So now that all the travelogue stuff is outta the way and you’ve figured I’m no Rick Steves (or Arthur Frommer for you older types), it’s time to get to the part of the trip that truly interests you, the Hall of Fame itself.
The Hall of Fame is both wonderful and vaguely disappointing at the same time. First, the disappointments. It’s smaller than I thought. I guess I figured that if you had that much stuff on display, the place had to be huge. It’s surprisingly small. That leads to the other problem. The place is cluttered. There are a lot of display cases filled with items. In fact most of them have too many items. It’s difficult to quite grasp everything you’re seeing in a single case. Having said that, I’d rather it be cluttered than empty. There’s just a ton of stuff available for view (and I understand that even more stuff is stored because they don’t have room to display it).
The tour starts on the second floor with a chronological look at the game. There’s a room about Cooperstown and the Doubleday Myth, but the good stuff starts in the next room with the earliest professionals and continues into the 21st Century. There are bats, shoes, balls, shoes, gloves, shoes, uniforms, shoes, scorecards, shoes (more shoes than even Imelda Marcos), and everything short of the underwear of players (maybe that’s part of what’s not on display). As you look at the stuff in a case, you’ll find short bios of the Hall of Famers whose equipment or memorabilia is shown in the case. I think that’s one of the better parts of the display. It does remind you exactly who these people are and why they are important to the sport. There’s an entire room on Babe Ruth (and another on Henry Aaron on the third floor), a long display of women in baseball, primarily centering on the women’s league of the 1940s and early 1950s. There’s a wonderful exhibit on Latin ball players showing the depth of competition in the Caribbean and in Latin America. There, the commentary is in both Spanish and English (the rest of the Hall does English only). The display on black baseball is a little disappointing. What they have is good, but it’s awfully small in comparison to the role the Negro Leagues played in black society.
As you get closer to the modern era, you find such things as Joe DiMaggio’s locker, a display case showing both Sandy Koufax and Bob Gibson’s uniform in the same case, George Brett’s “pinetar” bat, and all sorts of things. It is, frankly, almost overwhelming.
The third floor covers special exhibits, the postseason, the previously mentioned Henry Aaron display, a wonderful look at old ballparks, and a video version of the Abbot and Costello comic routine “Who’s on First”. If you go, take a minute and just sit and enjoy the absolute brilliance and, at the same time, utter silliness of the routine. I’d forgotten how funny it actually was when you hear it.
On the first floor are exhibits detailing the careers of the newest inductees (and that may change after the latest installation) and, of course, the plaques of the inductees. I didn’t realize they were quite so small. Somehow I thought they were larger. It’s interesting to read them. You see a lot of difference in emphasis as you go through them in the order they were inducted (which is how they are displayed, except for the initial five who are in the center). It reminds you how much the game has changed. The first five (Ruth, Cobb, W. Johnson, Wagner, Mathewson) are placed directly in the center of the gallery with Cobb in the center and the others flanking him two on either side.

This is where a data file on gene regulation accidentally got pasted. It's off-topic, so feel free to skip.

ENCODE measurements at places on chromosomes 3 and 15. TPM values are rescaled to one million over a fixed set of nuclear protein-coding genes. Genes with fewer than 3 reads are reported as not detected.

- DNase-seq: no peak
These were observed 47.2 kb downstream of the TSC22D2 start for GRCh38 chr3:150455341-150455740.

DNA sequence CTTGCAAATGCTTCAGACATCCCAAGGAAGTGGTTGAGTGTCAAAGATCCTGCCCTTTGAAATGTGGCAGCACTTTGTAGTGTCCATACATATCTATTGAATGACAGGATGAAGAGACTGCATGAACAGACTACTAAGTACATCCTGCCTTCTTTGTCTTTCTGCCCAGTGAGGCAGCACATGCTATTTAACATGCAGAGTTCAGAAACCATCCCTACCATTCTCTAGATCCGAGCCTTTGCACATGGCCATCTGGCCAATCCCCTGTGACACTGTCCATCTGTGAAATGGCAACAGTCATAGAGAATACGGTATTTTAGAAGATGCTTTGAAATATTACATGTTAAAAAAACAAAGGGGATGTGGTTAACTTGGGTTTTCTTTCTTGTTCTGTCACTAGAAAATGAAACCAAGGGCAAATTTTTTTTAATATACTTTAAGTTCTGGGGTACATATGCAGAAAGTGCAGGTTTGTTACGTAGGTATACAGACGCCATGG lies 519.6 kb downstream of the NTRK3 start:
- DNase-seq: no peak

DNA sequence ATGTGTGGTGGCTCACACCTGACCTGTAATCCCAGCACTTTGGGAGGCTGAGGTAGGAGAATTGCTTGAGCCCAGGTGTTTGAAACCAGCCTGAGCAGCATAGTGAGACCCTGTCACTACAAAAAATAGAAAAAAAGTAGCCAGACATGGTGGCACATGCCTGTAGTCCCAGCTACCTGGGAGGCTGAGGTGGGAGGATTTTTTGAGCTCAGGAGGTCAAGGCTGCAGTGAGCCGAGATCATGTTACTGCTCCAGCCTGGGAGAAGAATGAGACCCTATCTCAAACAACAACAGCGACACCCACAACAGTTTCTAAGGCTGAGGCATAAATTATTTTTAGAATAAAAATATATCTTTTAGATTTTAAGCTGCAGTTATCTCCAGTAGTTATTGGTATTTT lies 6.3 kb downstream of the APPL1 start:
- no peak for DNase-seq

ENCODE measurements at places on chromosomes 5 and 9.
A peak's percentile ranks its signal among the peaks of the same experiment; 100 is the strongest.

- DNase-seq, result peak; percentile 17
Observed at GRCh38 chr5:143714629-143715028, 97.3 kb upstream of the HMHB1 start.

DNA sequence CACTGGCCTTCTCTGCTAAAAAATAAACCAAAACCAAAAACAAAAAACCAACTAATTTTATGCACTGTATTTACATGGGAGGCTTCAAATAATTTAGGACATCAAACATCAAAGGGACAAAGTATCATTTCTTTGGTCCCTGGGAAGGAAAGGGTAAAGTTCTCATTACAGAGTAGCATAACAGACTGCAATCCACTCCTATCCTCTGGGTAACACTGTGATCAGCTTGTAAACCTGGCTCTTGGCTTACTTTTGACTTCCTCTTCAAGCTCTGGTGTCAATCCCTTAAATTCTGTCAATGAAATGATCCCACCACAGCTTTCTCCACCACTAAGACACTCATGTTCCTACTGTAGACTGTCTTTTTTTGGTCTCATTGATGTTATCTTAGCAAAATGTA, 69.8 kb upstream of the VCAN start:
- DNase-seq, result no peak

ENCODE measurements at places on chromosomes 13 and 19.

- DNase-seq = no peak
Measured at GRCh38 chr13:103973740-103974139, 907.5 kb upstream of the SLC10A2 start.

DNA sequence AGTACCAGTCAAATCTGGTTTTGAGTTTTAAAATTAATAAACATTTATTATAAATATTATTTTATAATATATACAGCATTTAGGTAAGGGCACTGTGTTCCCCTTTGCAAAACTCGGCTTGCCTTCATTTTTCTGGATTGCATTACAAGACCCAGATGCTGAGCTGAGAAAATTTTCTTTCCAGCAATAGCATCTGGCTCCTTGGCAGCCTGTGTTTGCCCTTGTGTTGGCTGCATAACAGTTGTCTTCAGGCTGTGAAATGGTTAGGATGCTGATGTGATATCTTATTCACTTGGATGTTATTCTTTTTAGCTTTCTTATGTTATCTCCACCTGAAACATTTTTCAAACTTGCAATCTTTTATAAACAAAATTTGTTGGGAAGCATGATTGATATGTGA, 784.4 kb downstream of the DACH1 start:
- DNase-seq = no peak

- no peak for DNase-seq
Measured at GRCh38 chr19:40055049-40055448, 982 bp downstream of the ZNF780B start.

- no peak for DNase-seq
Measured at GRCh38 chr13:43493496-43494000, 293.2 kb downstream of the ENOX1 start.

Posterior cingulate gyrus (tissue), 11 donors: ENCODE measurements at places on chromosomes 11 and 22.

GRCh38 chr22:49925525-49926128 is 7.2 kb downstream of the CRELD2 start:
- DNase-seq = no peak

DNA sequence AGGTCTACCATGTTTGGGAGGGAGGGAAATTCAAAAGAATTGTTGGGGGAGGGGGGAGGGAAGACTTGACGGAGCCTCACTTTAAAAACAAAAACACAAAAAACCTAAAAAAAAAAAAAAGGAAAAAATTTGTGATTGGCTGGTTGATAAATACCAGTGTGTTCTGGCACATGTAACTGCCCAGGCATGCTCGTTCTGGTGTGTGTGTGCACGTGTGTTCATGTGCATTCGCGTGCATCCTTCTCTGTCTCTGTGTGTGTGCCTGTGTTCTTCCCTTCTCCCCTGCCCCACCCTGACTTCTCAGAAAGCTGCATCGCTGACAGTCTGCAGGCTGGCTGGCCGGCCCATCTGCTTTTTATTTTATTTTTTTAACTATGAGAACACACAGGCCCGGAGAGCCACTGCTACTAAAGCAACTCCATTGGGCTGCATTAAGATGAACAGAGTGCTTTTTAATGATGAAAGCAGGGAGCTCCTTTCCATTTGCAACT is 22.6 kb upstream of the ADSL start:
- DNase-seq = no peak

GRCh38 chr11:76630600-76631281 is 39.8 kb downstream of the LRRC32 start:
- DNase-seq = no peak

Beyond the gallery is a hall that takes you to a kids area, the research library, a bookstore, and exhibits on the writers and broadcasters elected to the yearly awards. It’s kind of nice to see the bookstore pulled away from the other part of the store and placed beside the library. There’s also an exhibit on baseball at the movies that shows clips from various movies (the oldest we saw was “Alibi Ike”) and playbills from the theaters.
Of course you end at the gift shop which has everything (except books, obviously) for a souvenir. There are t-shirts, postcards with pictures of the player plaques (I bought a few of those), key chains, ball cards, you name it. They aren’t cheap but how often do you get to buy something at the Hall of Fame?
Outside there is a sculpture garden (something I didn’t know). There’s a statue of a female player, of Satchel Paige, and then a wonderful tableau showing a pitcher throwing a ball and 90 feet away a catcher preparing to receive it. Looks like this.
Both are well done. The inscription tells you the pitcher is Johnny Podres and the catcher Roy Campanella. It appears that it is a tribute to the 1955 World Series (although the two men were a battery for several years).
So go. It’s really worth the time. We spent a couple of hours then took a lunch break (got hot dogs–what else?) then went back for another couple of hours. They stamp your hand so you don’t have to pay twice. You could spend more time or less depending on what you want to see. Picture taking is acceptable (my son took a picture of me beside the Koufax plaque which managed to shatter neither his camera nor the plaque), and talking is almost encouraged. There are senior rates and kids rates if you’re my age or have children. It’s out-of-the-way and I usually find that most out-of-the-way sites aren’t worth seeing. This one is (again all pictures taken by my wife).
Tags: Hall of Fame